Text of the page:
COG Predictor
called "Reckoning"

This display shows where the vessel icon will be sometime later (user selected), plus it will trigger an alarm if crossing any isolated danger or the safety contour, or the coastline when no safety contour set. This tool is a key setting for safe, efficient navigation.

1. Configuration/Boat/Reckoning Style/... We have option of just a line (based on SOG), or we can use the powerful Dangers cone, and chose an angle, i.e., 10°. A cone, even if narrow, helps us distinguish this from the heading line at a glance.

2. Configuration/Charts/... on top line turn on Coast lines from S57/63. Else it will use the base map (GSHHS) boundaries and not know of safety contour.

3. Select extent of cone from Configuration/Boat/Reckoning calculation... use time or distance. "Crank" is a in-house special term for computational step in routing.

NOTE: alarm settings in Configuration/Boat are for instrument readings or NMEA only, not related to the alarms we get here. See more on alarms.

Magnetic vs. true headings Make selection and enter magnetic variation at:  Boat/Boat settings/Variation.  Note that wind, waves, and current directions, and all directions given in an ENC cursor pick report will be in True at all times.
Range rings (circles) You can add range rings to the vessel icon which are helpful for interpreting the radar screen and for marking minimum distance off. Range rings are called "circles" in qtVlm. Set these in menu Boat/Boat settings/Circles.
Track set up

See under tracks.

Center on boat See Center on Boat
 
2.2 Instruments 
Basics There are two sets of instruments. One set is for showing on top of the charts and weather data; the other is for a full screen display of instruments alone... maybe intended for distant viewing from a phone or tablet. For our Starpath course work we can shut these off by hiding the "Instruments panel," the right hand dial (black background) on the toolbar. See proposed toolbar set up video.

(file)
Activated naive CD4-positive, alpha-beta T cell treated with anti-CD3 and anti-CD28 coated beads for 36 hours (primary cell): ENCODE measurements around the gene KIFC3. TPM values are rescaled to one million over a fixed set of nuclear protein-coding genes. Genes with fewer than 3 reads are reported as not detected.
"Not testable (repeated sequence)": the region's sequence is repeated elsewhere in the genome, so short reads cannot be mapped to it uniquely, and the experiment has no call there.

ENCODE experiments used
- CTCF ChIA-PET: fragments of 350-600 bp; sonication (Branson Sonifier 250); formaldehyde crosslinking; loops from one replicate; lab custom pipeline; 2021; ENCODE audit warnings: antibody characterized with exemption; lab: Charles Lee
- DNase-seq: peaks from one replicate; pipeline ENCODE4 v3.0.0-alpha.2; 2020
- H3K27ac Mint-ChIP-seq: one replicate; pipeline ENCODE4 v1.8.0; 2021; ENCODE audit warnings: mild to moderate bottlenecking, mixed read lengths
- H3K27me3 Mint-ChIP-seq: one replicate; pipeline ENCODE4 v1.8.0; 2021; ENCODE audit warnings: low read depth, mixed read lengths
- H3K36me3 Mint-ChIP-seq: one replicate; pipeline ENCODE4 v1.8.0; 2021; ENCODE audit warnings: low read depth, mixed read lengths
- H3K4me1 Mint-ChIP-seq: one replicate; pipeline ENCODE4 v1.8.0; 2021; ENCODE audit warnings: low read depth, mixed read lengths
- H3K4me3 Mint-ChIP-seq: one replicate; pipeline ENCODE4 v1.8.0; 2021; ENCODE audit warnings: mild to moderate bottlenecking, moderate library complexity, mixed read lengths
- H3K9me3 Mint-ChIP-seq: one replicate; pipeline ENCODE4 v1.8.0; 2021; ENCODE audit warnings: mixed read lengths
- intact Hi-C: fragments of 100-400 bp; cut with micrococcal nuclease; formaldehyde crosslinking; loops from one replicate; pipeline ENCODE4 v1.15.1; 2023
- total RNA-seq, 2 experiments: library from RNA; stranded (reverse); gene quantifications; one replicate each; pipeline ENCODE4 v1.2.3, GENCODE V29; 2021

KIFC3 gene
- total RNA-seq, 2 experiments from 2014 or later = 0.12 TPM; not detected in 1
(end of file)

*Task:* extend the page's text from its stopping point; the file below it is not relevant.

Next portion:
Display options

Choose which meters to show at Configuration/Instruments. Also there check which ones you want to display a graph of the readings versus time, called a histogram. Histograms take a lot of resources, so use the minimum needed.

Also select default size for all instruments. Note that once an instrument has been moved from its default location, this size default does not apply to that one. Thus to get them all the same size after moving any, choose Reset and then resize. You can also resize as you drag to new positions. You can also Lock all here, but then you have to return to undo that before making changes at Boat/Instruments

Alert: Reset does indeed reset to all on the bottom or side with the same size, and there is no undo nor cancel.

Average readings Menu Configuration/Instruments is where you can average the inputs for boat speed, wind speed, boat heading, wind direction. Also enter there an offset for the barometer (pressure sensor).
On / Off Use toolbar icon with blue outline, or menu Boat/Instruments/Show Instruments.... or use opt+I  (Mac)  ctrl +I (PC)